When Michigan’s Republican governor, Rick Snyder, first ran for elected office in 2010, he professed that he was “firmly pro-life” and had “a strong belief in the value of human life.” But on Friday, with his second and final term in office in sight (because of term limits), the supposedly pro-life governor did something inexcusable: He vetoed a bill authorizing a “choose life” license plate.
The bill, SB-163, passed both houses of the Michigan legislature with strong support and is so mainstream that 30 states and the District of Columbia already offer “choose life” plates — including (besides D.C.) the liberal bastions Massachusetts, Delaware, Connecticut, and Hawaii. But unlike the choose-life license plates available elsewhere, the Michigan plate would be the first to fund suicide-prevention efforts in addition to assisting women facing crisis pregnancies.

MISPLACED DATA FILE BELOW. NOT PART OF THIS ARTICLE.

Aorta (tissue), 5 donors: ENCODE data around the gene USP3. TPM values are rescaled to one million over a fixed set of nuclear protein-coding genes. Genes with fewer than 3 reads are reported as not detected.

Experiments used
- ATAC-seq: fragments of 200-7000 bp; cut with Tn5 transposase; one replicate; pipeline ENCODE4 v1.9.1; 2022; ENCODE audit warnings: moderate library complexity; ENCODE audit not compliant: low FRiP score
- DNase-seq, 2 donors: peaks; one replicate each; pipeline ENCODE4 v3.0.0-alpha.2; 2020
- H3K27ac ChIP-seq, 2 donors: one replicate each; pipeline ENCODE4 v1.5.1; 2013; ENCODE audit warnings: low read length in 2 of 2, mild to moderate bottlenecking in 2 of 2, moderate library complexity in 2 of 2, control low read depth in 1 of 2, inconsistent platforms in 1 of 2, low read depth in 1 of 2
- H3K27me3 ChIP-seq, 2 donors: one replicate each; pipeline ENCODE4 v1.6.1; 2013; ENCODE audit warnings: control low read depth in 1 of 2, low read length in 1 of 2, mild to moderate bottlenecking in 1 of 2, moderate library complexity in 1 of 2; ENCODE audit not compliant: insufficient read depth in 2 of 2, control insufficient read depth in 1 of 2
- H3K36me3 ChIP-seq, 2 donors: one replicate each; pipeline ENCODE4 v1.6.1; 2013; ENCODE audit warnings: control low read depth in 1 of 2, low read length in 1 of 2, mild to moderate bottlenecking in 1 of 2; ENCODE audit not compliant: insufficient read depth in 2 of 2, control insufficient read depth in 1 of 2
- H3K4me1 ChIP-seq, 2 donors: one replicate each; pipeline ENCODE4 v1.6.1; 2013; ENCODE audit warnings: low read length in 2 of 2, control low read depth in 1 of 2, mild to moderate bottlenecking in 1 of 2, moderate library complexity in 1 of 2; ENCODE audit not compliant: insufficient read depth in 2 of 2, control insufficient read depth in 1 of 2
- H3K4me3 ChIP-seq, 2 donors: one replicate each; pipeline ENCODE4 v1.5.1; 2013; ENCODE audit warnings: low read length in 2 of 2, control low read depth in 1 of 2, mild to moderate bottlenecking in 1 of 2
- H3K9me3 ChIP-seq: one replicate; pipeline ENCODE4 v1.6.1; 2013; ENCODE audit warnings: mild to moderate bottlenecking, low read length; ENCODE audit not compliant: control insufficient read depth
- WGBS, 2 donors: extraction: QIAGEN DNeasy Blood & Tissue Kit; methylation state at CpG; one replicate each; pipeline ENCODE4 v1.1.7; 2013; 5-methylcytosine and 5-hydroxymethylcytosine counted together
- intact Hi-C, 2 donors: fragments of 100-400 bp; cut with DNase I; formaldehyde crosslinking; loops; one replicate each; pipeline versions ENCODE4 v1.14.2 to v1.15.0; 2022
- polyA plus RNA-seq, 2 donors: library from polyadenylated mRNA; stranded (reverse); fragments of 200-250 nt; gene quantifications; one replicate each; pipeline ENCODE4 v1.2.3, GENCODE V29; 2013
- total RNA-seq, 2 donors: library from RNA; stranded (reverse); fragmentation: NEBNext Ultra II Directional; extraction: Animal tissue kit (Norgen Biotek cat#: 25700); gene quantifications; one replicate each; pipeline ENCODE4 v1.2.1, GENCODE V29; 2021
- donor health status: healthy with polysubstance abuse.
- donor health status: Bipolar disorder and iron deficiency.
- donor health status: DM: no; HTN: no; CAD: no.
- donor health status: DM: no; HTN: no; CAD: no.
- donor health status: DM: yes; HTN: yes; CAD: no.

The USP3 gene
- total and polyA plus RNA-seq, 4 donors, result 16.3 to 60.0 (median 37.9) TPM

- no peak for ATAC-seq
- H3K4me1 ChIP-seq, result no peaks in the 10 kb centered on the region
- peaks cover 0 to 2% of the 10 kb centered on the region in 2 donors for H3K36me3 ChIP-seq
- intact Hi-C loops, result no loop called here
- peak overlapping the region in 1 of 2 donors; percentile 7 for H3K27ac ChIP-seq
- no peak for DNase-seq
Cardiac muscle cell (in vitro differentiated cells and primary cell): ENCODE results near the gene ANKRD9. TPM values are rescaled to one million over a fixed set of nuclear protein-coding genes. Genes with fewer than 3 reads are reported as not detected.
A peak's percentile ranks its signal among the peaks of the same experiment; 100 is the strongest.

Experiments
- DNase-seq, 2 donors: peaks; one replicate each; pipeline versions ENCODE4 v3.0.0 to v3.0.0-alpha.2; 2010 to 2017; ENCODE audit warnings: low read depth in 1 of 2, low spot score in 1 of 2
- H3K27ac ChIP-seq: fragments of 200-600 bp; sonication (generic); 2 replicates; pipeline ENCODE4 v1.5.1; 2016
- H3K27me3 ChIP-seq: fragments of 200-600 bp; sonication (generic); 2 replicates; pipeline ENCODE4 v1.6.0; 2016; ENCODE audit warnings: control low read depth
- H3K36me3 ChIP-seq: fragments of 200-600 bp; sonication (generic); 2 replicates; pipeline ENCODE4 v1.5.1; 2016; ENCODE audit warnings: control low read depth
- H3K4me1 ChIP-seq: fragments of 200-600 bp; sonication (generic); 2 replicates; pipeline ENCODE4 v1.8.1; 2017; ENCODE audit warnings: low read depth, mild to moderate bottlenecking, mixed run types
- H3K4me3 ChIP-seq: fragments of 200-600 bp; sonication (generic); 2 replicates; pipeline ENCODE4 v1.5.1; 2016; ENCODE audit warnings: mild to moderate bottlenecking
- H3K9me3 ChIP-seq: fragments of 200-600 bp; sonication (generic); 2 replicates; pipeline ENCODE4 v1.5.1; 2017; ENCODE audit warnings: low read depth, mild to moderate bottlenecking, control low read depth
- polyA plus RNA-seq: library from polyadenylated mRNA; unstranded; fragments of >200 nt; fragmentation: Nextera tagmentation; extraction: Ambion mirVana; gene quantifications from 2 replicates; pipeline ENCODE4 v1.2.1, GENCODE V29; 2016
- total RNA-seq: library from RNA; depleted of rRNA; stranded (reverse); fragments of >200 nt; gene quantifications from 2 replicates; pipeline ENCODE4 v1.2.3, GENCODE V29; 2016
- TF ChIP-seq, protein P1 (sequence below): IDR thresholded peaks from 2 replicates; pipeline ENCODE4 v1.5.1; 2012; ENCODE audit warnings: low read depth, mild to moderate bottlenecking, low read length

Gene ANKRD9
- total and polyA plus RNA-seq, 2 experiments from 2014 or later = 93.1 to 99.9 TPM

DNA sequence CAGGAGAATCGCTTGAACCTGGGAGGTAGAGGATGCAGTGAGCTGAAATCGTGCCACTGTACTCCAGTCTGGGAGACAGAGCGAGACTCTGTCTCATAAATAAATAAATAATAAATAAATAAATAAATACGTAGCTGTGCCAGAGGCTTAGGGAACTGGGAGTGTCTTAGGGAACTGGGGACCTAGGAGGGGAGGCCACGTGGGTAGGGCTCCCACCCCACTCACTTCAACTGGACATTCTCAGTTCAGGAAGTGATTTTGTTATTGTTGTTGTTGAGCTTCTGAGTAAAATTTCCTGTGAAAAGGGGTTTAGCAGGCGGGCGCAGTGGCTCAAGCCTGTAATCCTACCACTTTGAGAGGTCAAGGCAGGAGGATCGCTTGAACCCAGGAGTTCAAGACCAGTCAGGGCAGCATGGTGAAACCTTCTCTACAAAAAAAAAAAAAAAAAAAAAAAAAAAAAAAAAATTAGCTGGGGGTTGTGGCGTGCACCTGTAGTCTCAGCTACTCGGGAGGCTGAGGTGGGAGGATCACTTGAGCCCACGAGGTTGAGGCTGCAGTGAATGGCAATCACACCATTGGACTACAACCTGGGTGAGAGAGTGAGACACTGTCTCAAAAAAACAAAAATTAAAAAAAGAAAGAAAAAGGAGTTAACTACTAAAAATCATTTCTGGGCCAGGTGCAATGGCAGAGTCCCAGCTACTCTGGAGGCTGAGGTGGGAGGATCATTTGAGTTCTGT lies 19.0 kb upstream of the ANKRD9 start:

Given his earlier claims of being pro-life, and likely anticipating the backlash over his veto, Governor Snyder penned a letter explaining his rationale. His justification is just as indefensible as his veto. Here’s what he wrote:
In 2015, the Supreme Court of the United States ruled that when a state issues a specialty license plate, the state itself is speaking. And as a speaker, it is free to choose its message. . . . The “Choose Life” license plate is a political message that has the potential to bitterly divide millions of Michiganders and that, in my view, is not appropriate for a state-issued license plate.
(Read more from “Nixing Pro-Life License Plates — and Funding for Suicide Prevention” HERE)